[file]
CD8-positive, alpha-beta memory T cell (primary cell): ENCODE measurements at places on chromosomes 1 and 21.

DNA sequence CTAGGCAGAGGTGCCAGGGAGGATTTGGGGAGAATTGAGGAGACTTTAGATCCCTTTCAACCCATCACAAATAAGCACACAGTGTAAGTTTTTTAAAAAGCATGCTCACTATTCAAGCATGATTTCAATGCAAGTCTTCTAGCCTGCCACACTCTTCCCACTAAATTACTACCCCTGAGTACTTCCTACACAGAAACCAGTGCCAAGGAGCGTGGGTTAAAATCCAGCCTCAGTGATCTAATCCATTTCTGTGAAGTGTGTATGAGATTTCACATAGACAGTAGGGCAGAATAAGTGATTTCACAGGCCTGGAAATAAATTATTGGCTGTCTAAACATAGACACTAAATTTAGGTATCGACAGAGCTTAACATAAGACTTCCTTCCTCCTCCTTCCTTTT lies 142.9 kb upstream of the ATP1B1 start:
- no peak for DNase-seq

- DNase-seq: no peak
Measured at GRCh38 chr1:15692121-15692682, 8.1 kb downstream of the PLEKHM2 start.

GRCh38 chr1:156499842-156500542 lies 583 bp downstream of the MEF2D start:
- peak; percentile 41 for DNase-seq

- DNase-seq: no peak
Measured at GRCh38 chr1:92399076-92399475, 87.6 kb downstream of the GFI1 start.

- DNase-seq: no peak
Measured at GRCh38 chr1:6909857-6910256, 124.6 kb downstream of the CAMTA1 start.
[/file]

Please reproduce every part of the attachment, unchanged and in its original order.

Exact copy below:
CD8-positive, alpha-beta memory T cell (primary cell): ENCODE measurements at places on chromosomes 1 and 21.

DNA sequence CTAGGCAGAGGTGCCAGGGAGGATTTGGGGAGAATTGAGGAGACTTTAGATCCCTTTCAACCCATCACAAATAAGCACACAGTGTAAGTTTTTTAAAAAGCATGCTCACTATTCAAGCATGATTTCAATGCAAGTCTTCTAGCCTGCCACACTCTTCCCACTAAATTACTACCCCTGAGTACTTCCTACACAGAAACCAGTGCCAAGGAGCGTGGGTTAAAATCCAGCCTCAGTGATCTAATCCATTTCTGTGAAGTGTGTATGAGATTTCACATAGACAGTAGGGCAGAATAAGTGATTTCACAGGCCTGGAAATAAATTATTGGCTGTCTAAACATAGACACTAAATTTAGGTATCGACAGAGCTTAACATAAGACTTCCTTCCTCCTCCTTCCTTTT lies 142.9 kb upstream of the ATP1B1 start:
- no peak for DNase-seq

- DNase-seq: no peak
Measured at GRCh38 chr1:15692121-15692682, 8.1 kb downstream of the PLEKHM2 start.

GRCh38 chr1:156499842-156500542 lies 583 bp downstream of the MEF2D start:
- peak; percentile 41 for DNase-seq

- DNase-seq: no peak
Measured at GRCh38 chr1:92399076-92399475, 87.6 kb downstream of the GFI1 start.

- DNase-seq: no peak
Measured at GRCh38 chr1:6909857-6910256, 124.6 kb downstream of the CAMTA1 start.